Is there some parallel too between the way M 'uses' Bond and Bond later 'uses' Quarrel—exploiting his loyalty to a degree? And if this parallel is valid, it then makes me wonder if M knows more at the start than he lets on, too. As Bond burns the telegram and the newspaper which would announce the danger Quarrel would face, perhaps M knows something treacherous is afoot upfront at the very start but needs Bond, his best man, there, and so keeps him in the dark. Bond's holiday in the sunshine to Quarrel's tropical picnic?

    Favorite chapter: "The Long Scream" - I love, love the obstacle course. I hope it makes it fully into the films one day, squid and all. It's so fantastical.

    Never noticed: This feeds into the thing I never noticed about DAF—namely the nightmare Bond has of his swim from LALD. The fact that he has nightmares about it gets a mention here that I never picked up on:

    "They came to the gate leading to the bungalow. Quarrel got out and opened the gate, and Bond drove through and pulled up in the yard behind the white single-storeyed house. It was very quiet. Bond walked round the house and across the lawn to the edge of the sea. Yes, there it was, the stretch of deep, silent water--the submarine path he had taken to the Isle of Surprise. It sometimes came back to him in nightmares."

    Better or worse: I'll go better simply because I appreciate the first half more. It's decent, but it does what it must quite well. Again, reading in order helps appreciate it. This was another book that I couldn't put down.

    --

    Goldfinger

    I've read this book twice before. It's the longest Fleming yet it's flown by each time, and here again too. I've always loved the film, and same thing with the book. I can just slip into it, and away we go. Not as much goes on plot-wise as in some of the others, but I still never do seem to want to take a break from it. Unlike Doctor No I'd say here that the first half is better than the second. However, I think, like the film, the atmosphere the story takes place in counts for a heck of a lot more than the story itself. Fleming's writing makes it an easy ride, too.

    Bond seems different at the beginning. In my mind's eye I was picturing for the first time a noticeably older figure than I have been. I'm not sure what triggered this particularly. Bond's recounting of the death of the Mexican, perhaps. That—and his questioning later of his 'going soft'—certainly carries more weight here than it has ever done. It's always seemed a character flourish localized to this narrative, to do something different and add some interest, but I can see now how Fleming's been building to it.

    Encountering Auric for the first time, I have to say that Fleming does a remarkable job keeping his villains distinct. Goldfinger feels fundamentally different from No, as he in turn does from Grant, the Spangs, et. al. Reading the books out of order, I think it's easier to imagine the villains as being more 'stock' than they are. But reading the books back to back has revealed the opposite. I think they each hold their own quite well.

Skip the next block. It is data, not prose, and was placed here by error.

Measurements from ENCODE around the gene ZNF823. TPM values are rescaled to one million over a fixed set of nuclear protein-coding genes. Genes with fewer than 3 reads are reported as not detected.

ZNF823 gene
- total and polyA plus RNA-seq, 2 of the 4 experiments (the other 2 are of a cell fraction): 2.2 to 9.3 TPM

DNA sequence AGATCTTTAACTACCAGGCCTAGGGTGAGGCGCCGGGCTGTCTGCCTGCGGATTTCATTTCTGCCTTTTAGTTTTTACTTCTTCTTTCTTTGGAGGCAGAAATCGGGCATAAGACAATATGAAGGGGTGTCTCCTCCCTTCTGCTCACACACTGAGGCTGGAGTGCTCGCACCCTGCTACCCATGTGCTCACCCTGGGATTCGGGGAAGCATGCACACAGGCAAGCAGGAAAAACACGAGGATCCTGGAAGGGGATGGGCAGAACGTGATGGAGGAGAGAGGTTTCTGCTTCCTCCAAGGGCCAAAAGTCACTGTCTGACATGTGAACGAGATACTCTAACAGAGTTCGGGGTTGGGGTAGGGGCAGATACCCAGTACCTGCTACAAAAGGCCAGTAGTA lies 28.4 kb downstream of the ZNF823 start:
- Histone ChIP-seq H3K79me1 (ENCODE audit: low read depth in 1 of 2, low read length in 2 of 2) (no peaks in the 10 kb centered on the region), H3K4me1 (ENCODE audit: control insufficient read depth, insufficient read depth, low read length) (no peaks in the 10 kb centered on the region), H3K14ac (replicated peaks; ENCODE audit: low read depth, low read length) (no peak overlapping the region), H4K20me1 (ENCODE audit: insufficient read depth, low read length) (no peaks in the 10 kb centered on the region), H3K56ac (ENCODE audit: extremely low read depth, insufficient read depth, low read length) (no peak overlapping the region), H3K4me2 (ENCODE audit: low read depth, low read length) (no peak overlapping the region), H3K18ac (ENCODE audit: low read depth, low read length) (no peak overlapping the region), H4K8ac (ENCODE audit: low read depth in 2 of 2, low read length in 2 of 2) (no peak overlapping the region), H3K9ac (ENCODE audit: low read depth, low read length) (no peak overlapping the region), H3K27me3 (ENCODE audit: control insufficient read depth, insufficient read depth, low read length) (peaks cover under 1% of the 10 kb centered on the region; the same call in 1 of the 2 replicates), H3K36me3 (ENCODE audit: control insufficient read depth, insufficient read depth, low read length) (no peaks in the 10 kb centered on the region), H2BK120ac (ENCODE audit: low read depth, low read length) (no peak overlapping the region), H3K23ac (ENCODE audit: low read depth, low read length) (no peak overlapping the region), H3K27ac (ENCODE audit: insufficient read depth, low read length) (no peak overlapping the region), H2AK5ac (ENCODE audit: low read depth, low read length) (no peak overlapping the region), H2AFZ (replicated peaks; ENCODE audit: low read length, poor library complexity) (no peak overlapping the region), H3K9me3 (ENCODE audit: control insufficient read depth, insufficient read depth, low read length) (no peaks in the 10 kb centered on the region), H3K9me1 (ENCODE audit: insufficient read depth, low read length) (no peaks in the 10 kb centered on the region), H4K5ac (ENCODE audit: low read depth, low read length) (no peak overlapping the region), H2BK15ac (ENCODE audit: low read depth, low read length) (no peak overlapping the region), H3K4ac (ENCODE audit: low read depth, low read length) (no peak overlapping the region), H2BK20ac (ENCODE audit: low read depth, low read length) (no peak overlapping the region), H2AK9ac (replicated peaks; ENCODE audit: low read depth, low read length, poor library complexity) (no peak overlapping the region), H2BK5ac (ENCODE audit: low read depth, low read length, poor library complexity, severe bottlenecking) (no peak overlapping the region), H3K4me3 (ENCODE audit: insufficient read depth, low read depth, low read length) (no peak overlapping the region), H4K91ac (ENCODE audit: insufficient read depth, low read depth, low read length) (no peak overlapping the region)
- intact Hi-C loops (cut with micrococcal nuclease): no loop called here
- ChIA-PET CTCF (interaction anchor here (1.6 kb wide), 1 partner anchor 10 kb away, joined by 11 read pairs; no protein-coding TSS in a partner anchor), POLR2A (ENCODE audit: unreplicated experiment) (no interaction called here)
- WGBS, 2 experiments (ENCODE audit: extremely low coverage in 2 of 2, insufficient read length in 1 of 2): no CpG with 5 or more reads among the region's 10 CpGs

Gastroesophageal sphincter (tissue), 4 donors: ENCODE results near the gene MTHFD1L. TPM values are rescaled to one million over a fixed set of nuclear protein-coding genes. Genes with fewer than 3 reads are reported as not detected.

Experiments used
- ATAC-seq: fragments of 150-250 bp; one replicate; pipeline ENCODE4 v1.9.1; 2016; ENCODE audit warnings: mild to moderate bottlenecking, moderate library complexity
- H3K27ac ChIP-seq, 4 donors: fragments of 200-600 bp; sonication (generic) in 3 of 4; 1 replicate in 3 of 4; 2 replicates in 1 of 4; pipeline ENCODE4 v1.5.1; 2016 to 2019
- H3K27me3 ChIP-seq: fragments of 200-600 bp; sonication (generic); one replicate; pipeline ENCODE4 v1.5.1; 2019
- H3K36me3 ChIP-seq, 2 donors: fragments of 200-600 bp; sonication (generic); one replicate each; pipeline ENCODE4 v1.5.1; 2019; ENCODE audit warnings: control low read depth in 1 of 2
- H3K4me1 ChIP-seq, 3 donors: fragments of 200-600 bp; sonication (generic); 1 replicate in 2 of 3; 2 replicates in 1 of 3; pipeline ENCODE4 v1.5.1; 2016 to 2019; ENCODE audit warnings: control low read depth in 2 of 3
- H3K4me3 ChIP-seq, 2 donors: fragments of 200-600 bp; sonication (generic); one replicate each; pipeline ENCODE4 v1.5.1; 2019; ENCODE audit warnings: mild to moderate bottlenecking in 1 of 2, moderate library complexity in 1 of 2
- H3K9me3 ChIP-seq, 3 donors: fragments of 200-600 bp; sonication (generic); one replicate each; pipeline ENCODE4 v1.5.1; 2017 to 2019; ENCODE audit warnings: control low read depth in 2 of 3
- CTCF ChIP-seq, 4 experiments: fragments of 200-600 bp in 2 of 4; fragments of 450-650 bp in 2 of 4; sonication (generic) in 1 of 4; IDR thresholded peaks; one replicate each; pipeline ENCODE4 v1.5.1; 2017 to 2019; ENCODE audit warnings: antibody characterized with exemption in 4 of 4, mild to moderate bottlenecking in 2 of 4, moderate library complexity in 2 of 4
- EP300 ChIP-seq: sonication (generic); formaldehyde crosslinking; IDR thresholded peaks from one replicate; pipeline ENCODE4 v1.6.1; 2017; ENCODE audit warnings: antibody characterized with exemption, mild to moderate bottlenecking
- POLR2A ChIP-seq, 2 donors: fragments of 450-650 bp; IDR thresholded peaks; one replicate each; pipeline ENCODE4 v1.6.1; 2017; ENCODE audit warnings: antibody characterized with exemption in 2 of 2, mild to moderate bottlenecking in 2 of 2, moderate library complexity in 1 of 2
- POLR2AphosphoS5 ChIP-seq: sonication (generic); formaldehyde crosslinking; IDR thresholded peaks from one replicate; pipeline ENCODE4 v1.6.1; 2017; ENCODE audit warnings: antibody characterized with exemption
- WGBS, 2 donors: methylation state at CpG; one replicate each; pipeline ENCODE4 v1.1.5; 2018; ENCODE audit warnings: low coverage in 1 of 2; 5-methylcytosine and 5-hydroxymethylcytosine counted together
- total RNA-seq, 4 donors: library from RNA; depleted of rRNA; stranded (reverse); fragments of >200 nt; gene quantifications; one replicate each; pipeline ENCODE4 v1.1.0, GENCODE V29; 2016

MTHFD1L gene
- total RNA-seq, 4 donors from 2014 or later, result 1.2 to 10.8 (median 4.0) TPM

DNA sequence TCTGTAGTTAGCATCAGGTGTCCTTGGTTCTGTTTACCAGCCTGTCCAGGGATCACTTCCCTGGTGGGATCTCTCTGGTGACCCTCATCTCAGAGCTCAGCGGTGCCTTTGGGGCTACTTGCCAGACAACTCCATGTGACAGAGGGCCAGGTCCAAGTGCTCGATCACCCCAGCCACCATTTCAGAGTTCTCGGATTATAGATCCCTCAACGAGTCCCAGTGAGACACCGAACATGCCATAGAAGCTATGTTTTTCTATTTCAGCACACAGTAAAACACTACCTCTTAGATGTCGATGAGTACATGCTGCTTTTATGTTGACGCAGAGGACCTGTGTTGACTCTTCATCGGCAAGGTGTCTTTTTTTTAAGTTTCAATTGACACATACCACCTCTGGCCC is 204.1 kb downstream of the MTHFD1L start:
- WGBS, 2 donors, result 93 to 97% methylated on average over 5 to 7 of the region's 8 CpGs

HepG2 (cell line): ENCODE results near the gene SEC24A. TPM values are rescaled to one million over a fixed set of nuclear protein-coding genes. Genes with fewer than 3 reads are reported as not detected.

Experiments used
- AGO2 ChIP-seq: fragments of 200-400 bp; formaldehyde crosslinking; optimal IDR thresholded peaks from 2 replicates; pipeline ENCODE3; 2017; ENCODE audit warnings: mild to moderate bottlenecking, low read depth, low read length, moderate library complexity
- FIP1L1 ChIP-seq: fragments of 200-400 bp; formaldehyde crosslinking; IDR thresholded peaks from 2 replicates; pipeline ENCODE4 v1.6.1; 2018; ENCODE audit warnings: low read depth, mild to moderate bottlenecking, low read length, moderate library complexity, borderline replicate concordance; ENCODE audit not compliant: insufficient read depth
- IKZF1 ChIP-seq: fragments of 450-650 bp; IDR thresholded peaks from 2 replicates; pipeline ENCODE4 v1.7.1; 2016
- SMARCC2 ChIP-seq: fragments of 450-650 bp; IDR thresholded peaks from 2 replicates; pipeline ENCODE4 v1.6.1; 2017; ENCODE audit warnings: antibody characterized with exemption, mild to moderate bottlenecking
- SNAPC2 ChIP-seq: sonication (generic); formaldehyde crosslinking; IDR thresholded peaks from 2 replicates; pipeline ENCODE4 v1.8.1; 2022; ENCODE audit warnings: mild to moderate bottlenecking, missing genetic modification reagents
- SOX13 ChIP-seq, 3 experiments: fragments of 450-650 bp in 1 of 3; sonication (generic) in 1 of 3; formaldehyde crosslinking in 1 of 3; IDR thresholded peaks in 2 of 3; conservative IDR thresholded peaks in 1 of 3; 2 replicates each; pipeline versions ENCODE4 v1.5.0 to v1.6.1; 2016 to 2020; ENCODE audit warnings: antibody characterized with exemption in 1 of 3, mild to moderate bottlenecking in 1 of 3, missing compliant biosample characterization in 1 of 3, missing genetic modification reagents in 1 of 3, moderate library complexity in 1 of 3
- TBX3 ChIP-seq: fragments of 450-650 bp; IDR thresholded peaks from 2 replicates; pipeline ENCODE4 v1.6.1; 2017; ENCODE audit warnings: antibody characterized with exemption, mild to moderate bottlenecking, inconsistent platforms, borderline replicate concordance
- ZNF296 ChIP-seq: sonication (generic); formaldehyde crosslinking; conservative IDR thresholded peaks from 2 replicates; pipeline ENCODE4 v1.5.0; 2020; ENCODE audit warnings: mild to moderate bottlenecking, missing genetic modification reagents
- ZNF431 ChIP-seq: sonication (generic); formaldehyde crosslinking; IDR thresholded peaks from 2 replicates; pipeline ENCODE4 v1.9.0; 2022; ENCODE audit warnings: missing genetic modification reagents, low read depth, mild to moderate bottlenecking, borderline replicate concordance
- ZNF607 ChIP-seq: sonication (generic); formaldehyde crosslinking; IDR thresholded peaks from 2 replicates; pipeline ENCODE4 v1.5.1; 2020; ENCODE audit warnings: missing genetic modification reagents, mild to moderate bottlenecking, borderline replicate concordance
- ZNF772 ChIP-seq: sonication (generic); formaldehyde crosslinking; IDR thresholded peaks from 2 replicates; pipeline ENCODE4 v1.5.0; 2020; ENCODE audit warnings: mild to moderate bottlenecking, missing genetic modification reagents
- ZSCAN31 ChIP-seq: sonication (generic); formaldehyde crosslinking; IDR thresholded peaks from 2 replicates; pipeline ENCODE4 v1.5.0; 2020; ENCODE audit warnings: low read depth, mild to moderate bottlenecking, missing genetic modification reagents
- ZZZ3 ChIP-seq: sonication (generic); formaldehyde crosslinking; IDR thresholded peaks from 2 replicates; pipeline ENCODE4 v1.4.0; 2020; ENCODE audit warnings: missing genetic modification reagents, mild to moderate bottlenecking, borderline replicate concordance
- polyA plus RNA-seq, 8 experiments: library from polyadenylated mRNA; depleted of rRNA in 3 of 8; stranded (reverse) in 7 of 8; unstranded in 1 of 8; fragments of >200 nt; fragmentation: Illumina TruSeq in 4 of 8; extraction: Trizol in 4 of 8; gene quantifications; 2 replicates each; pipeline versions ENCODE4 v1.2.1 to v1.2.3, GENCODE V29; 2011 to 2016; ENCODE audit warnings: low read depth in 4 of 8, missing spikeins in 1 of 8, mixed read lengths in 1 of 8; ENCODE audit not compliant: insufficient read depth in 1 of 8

I will say that the finale fell a little flat for me this time. It's compelling enough to get through, simply to see how things turn out, but I was a bit disinterested in the how of it playing out. The whole thing gets rather complicated and I don't know if Fleming manages to throw all the balls up and catch them satisfactorily.

    Favorite chapter: "The Cup and the Lip" - The gold match is a highlight of the entire series, and I love Bond delivering Goldfinger his second comeuppance.

    Never noticed: "Bond glanced at the Miami Herald. The front page was devoted to yesterday's failure of an American ICBM at the near-by Cape Canaveral and a bad upset in a big race at Hialeah."

    Two news items that would surely have proved interesting to Bond on two particular past cases!

    Better or worse: I'm going with 'stay even,' which isn't n option I've given myself but there you have it. (Have yet to his a 'worse' though Diamonds came close. This re-read is going great, and I'm having a ball.)
  • Posts: 684
    Agent_99 wrote: »
    Welcome, @Strog! That was a great review - I'd never thought of Bond and Vesper's relationship that way, and it makes a lot of sense. And reviewing the novels in groups of two or three is going to throw up some interesting comparisons.
    I was hoping it didn't sound like nonsense, so I'm glad to have your support, @Agent_99! Of course Fleming himself admitted he wasn't writing Shakespeare, so I don't imagine he was trying to do anything too deep with their relationship. In the end, as Vesper says in her note, she did love Bond. But paying attention throughout to what body language Fleming provided her was, I thought, revealing.
  • BirdlesonBirdleson San Jose, CA
    Posts: 24,335
    That was some excellent reading @Strog , your enthusiasm comes through clearly. I also love the format of your reviews (I actually never caught that last bit from the Miami Herald, myself). If you've gone back and read through this thread, you'll know that you're far from alone in favoring MOONRAKER, it is the quintessential 1950s' Bond novel.

    I also read these books (and watch these movies) with those boyhood first experiences right there watching with me and through me.

    I look forward to seeing the next set of reviews. I'm going to get around to putting my thoughts on COLONEL SUN up here (overwhelmingly positive).